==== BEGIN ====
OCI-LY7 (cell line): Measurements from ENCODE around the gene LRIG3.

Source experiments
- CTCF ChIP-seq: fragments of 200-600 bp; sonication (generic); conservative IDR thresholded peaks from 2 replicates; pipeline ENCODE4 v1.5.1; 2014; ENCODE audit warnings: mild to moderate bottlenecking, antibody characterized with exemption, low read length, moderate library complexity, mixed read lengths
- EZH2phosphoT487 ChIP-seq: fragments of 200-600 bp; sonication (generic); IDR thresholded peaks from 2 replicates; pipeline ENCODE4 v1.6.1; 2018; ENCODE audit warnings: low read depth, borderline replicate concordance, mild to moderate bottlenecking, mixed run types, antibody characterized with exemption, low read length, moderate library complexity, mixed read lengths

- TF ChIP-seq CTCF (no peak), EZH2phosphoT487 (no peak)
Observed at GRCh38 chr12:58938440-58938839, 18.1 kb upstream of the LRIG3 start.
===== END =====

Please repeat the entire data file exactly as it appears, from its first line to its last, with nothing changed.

OCI-LY7 (cell line): Measurements from ENCODE around the gene LRIG3.

Source experiments
- CTCF ChIP-seq: fragments of 200-600 bp; sonication (generic); conservative IDR thresholded peaks from 2 replicates; pipeline ENCODE4 v1.5.1; 2014; ENCODE audit warnings: mild to moderate bottlenecking, antibody characterized with exemption, low read length, moderate library complexity, mixed read lengths
- EZH2phosphoT487 ChIP-seq: fragments of 200-600 bp; sonication (generic); IDR thresholded peaks from 2 replicates; pipeline ENCODE4 v1.6.1; 2018; ENCODE audit warnings: low read depth, borderline replicate concordance, mild to moderate bottlenecking, mixed run types, antibody characterized with exemption, low read length, moderate library complexity, mixed read lengths

- TF ChIP-seq CTCF (no peak), EZH2phosphoT487 (no peak)
Observed at GRCh38 chr12:58938440-58938839, 18.1 kb upstream of the LRIG3 start.